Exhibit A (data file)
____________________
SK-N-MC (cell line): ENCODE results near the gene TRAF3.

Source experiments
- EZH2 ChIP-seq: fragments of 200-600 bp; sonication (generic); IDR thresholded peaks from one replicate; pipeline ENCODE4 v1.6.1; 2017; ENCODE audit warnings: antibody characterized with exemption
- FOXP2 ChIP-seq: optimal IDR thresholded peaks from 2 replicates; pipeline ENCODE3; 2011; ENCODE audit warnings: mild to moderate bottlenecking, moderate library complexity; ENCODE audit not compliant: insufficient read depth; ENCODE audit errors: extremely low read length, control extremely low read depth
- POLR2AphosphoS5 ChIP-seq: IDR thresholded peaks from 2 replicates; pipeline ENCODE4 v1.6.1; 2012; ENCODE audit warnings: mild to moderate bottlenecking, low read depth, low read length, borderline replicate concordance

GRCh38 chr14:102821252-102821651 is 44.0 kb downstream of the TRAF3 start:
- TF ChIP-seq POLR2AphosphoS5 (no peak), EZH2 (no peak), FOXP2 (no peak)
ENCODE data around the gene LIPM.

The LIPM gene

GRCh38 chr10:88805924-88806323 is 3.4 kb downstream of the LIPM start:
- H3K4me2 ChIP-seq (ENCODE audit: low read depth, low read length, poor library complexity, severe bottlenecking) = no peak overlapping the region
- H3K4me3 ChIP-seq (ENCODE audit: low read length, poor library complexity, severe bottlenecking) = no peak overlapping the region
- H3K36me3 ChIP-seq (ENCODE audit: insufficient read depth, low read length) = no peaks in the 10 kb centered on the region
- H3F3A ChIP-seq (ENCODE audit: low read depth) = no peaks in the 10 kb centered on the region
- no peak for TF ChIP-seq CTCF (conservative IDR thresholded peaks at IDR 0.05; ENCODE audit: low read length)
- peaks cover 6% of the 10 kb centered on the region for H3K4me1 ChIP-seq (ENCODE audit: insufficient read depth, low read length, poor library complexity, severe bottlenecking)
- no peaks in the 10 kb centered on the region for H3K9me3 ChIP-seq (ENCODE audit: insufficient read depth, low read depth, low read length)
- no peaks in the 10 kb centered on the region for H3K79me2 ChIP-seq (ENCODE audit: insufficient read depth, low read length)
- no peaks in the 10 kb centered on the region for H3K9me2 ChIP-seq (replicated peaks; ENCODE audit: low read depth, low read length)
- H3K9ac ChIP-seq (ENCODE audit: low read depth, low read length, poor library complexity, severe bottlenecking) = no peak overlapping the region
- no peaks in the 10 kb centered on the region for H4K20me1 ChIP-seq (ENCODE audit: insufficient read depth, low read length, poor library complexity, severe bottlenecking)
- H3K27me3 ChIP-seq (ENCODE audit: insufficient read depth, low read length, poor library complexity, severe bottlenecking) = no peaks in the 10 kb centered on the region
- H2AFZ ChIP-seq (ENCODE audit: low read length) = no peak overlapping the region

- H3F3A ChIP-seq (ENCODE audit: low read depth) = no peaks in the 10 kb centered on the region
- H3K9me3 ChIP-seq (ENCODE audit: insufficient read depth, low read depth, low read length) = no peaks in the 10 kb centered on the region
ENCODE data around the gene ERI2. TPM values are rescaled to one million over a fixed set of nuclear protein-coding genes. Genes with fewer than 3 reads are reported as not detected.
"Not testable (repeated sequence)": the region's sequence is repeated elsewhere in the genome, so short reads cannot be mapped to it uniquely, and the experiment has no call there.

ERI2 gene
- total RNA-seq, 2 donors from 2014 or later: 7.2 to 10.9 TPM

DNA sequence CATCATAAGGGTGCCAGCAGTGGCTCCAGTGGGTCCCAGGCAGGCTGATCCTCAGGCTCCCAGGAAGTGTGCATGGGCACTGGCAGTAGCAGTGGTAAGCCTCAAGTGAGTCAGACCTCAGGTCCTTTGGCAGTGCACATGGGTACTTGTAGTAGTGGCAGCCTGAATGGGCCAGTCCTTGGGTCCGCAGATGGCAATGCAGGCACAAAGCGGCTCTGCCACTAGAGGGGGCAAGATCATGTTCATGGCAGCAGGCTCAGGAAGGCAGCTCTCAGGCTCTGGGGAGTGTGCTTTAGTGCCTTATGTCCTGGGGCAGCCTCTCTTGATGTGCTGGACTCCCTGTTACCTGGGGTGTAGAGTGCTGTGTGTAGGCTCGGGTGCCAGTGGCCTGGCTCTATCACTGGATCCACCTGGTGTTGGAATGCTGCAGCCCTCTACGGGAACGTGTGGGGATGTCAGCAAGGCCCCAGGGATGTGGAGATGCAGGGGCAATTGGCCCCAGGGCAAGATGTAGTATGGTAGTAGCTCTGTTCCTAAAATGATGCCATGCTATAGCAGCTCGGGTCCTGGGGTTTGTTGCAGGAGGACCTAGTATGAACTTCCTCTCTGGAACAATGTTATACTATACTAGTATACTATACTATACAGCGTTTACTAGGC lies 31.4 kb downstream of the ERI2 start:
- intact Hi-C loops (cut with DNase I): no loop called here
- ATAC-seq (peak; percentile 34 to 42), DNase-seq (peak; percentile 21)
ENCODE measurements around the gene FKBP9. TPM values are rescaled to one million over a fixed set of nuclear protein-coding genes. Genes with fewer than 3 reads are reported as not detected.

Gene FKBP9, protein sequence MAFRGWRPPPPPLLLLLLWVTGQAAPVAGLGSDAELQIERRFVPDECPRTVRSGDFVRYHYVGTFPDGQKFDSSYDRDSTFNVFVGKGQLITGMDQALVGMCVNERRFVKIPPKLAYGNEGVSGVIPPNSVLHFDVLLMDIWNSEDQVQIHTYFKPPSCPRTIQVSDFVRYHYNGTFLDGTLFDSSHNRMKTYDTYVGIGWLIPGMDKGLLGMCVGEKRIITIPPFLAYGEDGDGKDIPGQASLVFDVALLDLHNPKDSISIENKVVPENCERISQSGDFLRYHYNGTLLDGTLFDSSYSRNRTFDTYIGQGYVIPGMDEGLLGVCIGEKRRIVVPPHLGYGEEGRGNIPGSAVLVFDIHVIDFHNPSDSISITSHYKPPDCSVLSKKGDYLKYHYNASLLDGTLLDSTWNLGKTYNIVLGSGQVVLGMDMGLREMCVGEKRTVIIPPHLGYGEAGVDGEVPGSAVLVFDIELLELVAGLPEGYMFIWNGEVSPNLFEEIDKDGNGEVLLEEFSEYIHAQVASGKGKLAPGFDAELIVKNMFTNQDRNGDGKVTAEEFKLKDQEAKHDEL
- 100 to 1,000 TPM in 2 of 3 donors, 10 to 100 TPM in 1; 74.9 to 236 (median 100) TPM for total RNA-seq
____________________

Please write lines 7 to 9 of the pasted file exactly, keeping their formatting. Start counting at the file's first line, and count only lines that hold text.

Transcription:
- TF ChIP-seq POLR2AphosphoS5 (no peak), EZH2 (no peak), FOXP2 (no peak)
ENCODE data around the gene LIPM.

The LIPM gene